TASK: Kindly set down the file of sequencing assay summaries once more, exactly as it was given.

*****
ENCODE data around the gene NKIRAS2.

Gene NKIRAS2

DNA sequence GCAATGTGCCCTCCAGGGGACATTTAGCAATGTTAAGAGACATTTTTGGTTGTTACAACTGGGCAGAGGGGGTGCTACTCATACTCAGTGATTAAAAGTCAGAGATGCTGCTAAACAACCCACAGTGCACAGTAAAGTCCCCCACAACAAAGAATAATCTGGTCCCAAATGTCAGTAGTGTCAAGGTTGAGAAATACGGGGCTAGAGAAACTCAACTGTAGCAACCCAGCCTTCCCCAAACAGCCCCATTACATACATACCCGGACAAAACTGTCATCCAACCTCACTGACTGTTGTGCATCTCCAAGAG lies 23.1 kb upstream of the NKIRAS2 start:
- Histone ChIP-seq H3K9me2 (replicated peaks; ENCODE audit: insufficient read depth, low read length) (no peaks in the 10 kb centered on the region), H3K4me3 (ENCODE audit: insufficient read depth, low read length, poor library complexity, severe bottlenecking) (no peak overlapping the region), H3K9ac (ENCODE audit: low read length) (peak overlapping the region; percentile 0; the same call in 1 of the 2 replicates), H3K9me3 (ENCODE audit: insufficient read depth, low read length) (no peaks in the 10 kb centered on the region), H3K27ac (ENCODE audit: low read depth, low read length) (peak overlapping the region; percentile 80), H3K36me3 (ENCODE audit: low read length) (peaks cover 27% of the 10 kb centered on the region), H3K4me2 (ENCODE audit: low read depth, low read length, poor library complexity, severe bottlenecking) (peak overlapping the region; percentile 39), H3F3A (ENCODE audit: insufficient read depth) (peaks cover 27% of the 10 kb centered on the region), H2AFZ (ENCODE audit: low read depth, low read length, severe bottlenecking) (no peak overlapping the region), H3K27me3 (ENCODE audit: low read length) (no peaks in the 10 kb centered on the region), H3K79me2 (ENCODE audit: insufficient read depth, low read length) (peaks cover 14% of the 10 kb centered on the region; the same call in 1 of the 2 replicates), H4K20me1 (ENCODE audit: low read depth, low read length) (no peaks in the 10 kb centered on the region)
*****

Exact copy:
ENCODE data around the gene NKIRAS2.

Gene NKIRAS2

DNA sequence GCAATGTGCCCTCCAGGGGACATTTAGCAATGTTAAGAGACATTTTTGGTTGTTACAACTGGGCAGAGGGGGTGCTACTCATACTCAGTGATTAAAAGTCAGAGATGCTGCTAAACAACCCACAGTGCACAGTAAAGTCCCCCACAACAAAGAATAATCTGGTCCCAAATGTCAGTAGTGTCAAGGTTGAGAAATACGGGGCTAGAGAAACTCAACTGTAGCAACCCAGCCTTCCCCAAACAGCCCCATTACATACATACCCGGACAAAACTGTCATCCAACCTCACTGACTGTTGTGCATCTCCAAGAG lies 23.1 kb upstream of the NKIRAS2 start:
- Histone ChIP-seq H3K9me2 (replicated peaks; ENCODE audit: insufficient read depth, low read length) (no peaks in the 10 kb centered on the region), H3K4me3 (ENCODE audit: insufficient read depth, low read length, poor library complexity, severe bottlenecking) (no peak overlapping the region), H3K9ac (ENCODE audit: low read length) (peak overlapping the region; percentile 0; the same call in 1 of the 2 replicates), H3K9me3 (ENCODE audit: insufficient read depth, low read length) (no peaks in the 10 kb centered on the region), H3K27ac (ENCODE audit: low read depth, low read length) (peak overlapping the region; percentile 80), H3K36me3 (ENCODE audit: low read length) (peaks cover 27% of the 10 kb centered on the region), H3K4me2 (ENCODE audit: low read depth, low read length, poor library complexity, severe bottlenecking) (peak overlapping the region; percentile 39), H3F3A (ENCODE audit: insufficient read depth) (peaks cover 27% of the 10 kb centered on the region), H2AFZ (ENCODE audit: low read depth, low read length, severe bottlenecking) (no peak overlapping the region), H3K27me3 (ENCODE audit: low read length) (no peaks in the 10 kb centered on the region), H3K79me2 (ENCODE audit: insufficient read depth, low read length) (peaks cover 14% of the 10 kb centered on the region; the same call in 1 of the 2 replicates), H4K20me1 (ENCODE audit: low read depth, low read length) (no peaks in the 10 kb centered on the region)